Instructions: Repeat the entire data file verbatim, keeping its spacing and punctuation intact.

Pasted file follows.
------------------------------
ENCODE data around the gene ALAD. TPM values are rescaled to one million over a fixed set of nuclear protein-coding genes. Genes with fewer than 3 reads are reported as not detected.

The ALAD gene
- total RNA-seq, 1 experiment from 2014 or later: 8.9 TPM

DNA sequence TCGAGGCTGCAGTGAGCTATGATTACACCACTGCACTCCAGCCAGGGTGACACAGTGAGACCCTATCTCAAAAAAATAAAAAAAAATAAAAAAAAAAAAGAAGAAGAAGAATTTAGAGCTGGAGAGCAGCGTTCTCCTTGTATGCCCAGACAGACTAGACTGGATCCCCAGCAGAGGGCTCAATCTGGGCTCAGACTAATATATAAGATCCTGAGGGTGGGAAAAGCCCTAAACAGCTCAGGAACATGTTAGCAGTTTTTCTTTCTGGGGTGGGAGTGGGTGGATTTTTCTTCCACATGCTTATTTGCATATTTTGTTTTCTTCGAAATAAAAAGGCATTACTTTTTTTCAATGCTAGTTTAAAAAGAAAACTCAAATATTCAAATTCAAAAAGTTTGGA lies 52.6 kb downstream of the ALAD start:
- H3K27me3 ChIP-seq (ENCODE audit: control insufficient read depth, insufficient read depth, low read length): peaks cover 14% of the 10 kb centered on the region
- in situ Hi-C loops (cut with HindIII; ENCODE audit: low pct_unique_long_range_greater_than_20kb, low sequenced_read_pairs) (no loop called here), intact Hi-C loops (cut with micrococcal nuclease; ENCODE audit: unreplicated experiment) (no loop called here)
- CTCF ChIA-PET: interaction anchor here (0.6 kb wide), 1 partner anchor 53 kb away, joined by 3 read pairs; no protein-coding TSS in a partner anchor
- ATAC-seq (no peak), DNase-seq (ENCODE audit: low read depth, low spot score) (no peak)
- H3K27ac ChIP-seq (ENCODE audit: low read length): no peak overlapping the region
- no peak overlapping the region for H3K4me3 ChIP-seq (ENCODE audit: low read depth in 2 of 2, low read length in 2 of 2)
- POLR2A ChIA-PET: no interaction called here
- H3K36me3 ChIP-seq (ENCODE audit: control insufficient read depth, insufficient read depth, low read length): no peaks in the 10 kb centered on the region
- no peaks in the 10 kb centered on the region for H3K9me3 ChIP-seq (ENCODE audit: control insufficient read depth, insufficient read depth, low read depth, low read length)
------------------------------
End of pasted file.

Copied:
ENCODE data around the gene ALAD. TPM values are rescaled to one million over a fixed set of nuclear protein-coding genes. Genes with fewer than 3 reads are reported as not detected.

The ALAD gene
- total RNA-seq, 1 experiment from 2014 or later: 8.9 TPM

DNA sequence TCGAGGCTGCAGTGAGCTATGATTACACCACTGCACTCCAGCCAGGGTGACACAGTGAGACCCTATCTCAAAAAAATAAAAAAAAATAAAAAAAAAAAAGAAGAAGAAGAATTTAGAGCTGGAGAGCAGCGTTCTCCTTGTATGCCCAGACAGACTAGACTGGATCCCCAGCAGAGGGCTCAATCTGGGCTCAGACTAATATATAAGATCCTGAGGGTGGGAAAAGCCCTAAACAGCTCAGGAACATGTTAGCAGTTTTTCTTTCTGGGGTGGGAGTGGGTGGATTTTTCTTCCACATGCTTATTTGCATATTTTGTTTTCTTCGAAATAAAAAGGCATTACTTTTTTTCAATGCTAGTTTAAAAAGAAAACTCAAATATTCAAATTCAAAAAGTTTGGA lies 52.6 kb downstream of the ALAD start:
- H3K27me3 ChIP-seq (ENCODE audit: control insufficient read depth, insufficient read depth, low read length): peaks cover 14% of the 10 kb centered on the region
- in situ Hi-C loops (cut with HindIII; ENCODE audit: low pct_unique_long_range_greater_than_20kb, low sequenced_read_pairs) (no loop called here), intact Hi-C loops (cut with micrococcal nuclease; ENCODE audit: unreplicated experiment) (no loop called here)
- CTCF ChIA-PET: interaction anchor here (0.6 kb wide), 1 partner anchor 53 kb away, joined by 3 read pairs; no protein-coding TSS in a partner anchor
- ATAC-seq (no peak), DNase-seq (ENCODE audit: low read depth, low spot score) (no peak)
- H3K27ac ChIP-seq (ENCODE audit: low read length): no peak overlapping the region
- no peak overlapping the region for H3K4me3 ChIP-seq (ENCODE audit: low read depth in 2 of 2, low read length in 2 of 2)
- POLR2A ChIA-PET: no interaction called here
- H3K36me3 ChIP-seq (ENCODE audit: control insufficient read depth, insufficient read depth, low read length): no peaks in the 10 kb centered on the region
- no peaks in the 10 kb centered on the region for H3K9me3 ChIP-seq (ENCODE audit: control insufficient read depth, insufficient read depth, low read depth, low read length)